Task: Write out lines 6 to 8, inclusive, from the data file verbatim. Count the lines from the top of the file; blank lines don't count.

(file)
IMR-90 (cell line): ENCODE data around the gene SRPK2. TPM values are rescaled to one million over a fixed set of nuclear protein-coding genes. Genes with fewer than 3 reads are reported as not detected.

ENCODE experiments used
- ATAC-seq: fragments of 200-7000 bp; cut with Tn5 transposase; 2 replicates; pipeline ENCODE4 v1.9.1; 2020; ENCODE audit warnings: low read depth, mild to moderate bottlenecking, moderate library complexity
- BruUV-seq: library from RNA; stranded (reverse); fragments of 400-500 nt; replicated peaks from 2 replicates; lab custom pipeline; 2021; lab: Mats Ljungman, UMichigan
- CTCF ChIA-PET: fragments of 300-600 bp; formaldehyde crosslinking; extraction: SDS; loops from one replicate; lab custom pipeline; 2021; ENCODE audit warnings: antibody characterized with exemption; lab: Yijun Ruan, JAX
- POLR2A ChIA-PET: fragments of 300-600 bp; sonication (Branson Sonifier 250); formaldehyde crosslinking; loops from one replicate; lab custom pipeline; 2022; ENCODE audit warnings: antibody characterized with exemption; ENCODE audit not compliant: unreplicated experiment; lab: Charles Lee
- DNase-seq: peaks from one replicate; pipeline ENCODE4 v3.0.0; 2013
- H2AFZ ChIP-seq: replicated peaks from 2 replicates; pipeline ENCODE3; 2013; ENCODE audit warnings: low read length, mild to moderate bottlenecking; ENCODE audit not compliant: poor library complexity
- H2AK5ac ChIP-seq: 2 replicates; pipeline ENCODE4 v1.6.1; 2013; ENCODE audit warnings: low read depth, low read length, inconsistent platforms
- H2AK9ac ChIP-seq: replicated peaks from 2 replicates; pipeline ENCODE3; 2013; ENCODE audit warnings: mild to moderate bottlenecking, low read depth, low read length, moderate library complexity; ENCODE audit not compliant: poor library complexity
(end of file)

- POLR2A ChIA-PET: fragments of 300-600 bp; sonication (Branson Sonifier 250); formaldehyde crosslinking; loops from one replicate; lab custom pipeline; 2022; ENCODE audit warnings: antibody characterized with exemption; ENCODE audit not compliant: unreplicated experiment; lab: Charles Lee
- DNase-seq: peaks from one replicate; pipeline ENCODE4 v3.0.0; 2013
- H2AFZ ChIP-seq: replicated peaks from 2 replicates; pipeline ENCODE3; 2013; ENCODE audit warnings: low read length, mild to moderate bottlenecking; ENCODE audit not compliant: poor library complexity